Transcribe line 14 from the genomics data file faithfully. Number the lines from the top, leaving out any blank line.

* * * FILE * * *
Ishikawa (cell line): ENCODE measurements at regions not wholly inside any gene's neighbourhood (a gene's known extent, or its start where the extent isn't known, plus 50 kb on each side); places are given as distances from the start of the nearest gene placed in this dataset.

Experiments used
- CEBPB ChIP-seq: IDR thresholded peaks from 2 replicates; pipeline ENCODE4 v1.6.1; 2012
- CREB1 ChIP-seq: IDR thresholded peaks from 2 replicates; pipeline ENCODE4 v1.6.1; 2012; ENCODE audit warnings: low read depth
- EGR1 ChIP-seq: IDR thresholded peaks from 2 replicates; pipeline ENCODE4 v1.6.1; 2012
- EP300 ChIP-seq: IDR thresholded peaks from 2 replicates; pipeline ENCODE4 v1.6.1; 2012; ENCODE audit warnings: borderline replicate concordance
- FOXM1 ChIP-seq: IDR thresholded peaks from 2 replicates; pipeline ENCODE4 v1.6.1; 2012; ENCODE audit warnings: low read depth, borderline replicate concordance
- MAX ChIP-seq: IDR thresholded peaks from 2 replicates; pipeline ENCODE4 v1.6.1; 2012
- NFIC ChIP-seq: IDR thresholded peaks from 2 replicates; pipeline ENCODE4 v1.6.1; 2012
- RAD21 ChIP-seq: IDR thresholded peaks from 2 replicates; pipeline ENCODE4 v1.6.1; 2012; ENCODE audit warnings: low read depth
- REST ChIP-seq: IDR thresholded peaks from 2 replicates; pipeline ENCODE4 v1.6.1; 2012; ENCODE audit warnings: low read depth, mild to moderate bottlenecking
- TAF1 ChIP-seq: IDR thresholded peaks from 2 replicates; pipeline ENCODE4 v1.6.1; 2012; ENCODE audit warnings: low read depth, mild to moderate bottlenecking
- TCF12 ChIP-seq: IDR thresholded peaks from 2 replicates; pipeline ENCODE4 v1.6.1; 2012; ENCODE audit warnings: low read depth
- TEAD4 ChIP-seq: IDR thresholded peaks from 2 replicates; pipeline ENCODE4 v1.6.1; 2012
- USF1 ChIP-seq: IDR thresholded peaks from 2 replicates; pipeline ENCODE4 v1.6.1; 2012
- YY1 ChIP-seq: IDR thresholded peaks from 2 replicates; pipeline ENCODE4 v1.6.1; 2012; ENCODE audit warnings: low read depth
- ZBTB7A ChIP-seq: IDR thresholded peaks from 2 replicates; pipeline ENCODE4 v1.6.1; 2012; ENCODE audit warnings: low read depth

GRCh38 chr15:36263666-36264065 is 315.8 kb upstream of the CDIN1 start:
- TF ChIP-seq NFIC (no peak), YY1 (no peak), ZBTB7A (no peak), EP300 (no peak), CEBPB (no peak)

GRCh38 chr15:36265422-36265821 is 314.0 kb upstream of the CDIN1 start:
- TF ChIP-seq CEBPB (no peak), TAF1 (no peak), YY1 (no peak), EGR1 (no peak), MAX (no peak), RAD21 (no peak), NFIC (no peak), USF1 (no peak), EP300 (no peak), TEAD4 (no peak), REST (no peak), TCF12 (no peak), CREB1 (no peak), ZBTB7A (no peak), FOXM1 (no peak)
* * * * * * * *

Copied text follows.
- TEAD4 ChIP-seq: IDR thresholded peaks from 2 replicates; pipeline ENCODE4 v1.6.1; 2012